While Garcon lacks Jackson's other dominant physical traits or proven production -- he set career highs last season with 70 catches for 947 yards (13.5 average) and six touchdowns -- his age and pricetag may be far more palatable for a Vikings team with so many other holes to fill.
The question is, how high does that price tag go with nine teams reportedly at least $28 million under the cap?
Pittsburgh's Mike Wallace isn't an option because the Steelers gave him the first-round restricted tender and the Vikings aren't going to give up the No. 3 overall pick April's draft to sign him.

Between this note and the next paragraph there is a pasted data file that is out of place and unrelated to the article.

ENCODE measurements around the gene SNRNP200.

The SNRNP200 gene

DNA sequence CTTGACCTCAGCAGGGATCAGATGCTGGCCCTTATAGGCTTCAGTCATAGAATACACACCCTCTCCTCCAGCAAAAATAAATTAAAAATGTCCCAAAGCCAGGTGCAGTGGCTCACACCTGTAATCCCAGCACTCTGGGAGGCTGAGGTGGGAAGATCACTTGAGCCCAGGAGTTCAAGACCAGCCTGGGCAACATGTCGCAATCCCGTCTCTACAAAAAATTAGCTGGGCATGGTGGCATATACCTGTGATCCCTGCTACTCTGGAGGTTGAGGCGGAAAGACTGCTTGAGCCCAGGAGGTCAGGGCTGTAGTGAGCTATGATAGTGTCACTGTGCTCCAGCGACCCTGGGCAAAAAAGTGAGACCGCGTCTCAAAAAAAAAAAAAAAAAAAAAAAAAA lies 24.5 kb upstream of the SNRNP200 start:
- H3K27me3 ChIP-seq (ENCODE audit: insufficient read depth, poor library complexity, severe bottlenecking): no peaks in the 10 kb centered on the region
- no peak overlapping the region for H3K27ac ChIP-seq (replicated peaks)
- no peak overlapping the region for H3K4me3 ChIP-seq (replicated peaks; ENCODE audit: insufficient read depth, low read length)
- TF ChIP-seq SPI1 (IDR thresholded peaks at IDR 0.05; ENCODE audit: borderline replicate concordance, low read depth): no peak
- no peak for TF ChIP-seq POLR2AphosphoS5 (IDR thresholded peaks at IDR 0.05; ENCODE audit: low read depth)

Other available receivers age 27 and under include Robert Meachem (New Orleans), Laurent Robinson (Dallas), Harry Douglas (Atlanta) and Josh Morgan, whom the 49ers reportedly are making a strong push to re-sign before the market opens.
"I don't know if every team is looking for that (No. 2 receiver) marketplace, but there's a number of players that can fit that bill," the executive said. "You're talking about a handful, maybe more than a handful of guys that can do that.
"If you're looking for a frontline guy, that may be more difficult to do if it's not Vincent Jackson."